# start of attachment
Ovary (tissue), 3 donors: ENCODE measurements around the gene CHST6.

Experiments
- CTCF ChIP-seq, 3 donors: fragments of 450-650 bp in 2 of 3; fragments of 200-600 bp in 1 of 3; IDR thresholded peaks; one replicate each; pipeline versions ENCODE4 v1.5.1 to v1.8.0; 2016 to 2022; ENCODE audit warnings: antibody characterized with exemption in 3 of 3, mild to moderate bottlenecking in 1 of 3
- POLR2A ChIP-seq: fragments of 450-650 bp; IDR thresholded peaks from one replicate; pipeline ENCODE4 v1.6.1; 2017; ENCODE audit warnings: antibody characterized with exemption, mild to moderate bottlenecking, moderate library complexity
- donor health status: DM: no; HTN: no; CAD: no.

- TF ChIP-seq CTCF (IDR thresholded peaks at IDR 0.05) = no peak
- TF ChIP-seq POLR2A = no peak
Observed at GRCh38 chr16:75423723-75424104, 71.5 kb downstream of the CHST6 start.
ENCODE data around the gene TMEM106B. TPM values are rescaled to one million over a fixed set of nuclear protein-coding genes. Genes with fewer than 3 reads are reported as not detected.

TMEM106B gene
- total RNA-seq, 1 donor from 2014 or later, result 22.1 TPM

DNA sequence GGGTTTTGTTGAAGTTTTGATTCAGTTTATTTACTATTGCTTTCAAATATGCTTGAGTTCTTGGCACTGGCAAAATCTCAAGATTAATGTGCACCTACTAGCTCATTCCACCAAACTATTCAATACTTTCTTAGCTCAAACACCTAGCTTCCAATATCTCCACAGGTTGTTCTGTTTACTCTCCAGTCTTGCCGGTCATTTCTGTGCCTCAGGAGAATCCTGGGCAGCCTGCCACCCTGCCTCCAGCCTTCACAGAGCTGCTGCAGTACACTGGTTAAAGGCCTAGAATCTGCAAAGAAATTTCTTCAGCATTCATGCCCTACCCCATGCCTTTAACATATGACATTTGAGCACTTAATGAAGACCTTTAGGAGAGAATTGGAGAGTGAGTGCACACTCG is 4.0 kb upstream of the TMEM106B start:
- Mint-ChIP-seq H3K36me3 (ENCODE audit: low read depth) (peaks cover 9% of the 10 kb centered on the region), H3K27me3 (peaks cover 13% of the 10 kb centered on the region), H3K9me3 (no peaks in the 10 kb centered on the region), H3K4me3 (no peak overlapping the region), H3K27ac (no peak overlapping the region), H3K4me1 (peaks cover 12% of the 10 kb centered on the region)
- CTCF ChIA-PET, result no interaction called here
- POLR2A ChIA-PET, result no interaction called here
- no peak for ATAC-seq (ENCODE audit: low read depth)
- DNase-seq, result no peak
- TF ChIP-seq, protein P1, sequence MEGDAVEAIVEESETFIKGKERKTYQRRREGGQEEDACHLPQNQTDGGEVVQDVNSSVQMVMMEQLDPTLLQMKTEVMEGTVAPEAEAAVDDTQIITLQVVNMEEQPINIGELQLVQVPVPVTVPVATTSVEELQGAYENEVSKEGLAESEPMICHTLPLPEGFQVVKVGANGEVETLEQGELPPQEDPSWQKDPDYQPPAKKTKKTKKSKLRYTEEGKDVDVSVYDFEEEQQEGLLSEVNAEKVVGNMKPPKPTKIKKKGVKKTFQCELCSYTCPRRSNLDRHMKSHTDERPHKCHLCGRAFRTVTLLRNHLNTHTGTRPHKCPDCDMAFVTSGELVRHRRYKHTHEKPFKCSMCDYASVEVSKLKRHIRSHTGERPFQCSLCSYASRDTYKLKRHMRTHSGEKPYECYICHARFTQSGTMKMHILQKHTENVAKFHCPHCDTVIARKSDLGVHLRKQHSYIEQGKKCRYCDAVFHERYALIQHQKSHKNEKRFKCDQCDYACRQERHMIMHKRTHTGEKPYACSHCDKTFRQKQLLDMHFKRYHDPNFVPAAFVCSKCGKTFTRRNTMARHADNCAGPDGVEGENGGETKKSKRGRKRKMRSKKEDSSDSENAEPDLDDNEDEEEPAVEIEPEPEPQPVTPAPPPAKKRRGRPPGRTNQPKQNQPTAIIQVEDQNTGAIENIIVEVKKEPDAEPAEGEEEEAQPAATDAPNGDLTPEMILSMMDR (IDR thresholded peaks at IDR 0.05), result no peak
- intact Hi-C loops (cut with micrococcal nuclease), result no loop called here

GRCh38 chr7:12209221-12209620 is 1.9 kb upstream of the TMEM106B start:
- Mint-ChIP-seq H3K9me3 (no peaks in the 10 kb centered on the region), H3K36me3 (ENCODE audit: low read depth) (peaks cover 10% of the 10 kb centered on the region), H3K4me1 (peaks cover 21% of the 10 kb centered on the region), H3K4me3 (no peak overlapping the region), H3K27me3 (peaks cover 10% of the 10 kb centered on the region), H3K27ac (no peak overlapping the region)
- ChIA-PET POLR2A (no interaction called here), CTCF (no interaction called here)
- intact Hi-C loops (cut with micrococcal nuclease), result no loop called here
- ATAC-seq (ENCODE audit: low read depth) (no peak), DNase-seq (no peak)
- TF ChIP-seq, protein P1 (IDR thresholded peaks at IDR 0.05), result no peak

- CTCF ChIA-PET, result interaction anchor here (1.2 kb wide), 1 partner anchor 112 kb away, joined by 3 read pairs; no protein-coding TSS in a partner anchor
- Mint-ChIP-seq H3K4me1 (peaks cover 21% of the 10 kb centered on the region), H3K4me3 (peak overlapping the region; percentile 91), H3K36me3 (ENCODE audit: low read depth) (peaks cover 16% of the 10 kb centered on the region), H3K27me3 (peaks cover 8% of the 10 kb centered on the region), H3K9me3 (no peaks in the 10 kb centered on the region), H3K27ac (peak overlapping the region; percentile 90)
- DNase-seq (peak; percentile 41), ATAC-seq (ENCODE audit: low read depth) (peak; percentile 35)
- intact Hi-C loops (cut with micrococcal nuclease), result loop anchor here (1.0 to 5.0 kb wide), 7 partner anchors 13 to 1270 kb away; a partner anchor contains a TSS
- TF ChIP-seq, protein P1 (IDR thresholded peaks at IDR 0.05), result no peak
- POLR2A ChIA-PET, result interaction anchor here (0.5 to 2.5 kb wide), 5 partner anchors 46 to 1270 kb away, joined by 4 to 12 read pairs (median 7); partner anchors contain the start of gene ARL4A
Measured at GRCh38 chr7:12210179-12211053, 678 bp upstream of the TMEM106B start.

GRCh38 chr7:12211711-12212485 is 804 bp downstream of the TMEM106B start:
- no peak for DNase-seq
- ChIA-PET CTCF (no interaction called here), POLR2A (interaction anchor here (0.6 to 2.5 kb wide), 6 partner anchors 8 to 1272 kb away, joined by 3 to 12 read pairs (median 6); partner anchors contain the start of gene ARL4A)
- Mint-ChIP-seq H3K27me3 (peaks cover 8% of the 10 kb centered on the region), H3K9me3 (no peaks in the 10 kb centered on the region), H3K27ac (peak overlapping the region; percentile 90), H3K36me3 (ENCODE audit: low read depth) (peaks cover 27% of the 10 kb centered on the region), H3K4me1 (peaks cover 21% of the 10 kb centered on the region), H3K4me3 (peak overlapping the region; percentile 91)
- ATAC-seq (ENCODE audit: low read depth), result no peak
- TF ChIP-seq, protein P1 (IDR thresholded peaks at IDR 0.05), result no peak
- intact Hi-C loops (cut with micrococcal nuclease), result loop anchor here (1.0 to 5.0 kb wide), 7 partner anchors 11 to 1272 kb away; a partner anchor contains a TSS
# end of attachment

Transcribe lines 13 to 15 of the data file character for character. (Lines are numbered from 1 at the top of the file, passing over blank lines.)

- Mint-ChIP-seq H3K36me3 (ENCODE audit: low read depth) (peaks cover 9% of the 10 kb centered on the region), H3K27me3 (peaks cover 13% of the 10 kb centered on the region), H3K9me3 (no peaks in the 10 kb centered on the region), H3K4me3 (no peak overlapping the region), H3K27ac (no peak overlapping the region), H3K4me1 (peaks cover 12% of the 10 kb centered on the region)
- CTCF ChIA-PET, result no interaction called here
- POLR2A ChIA-PET, result no interaction called here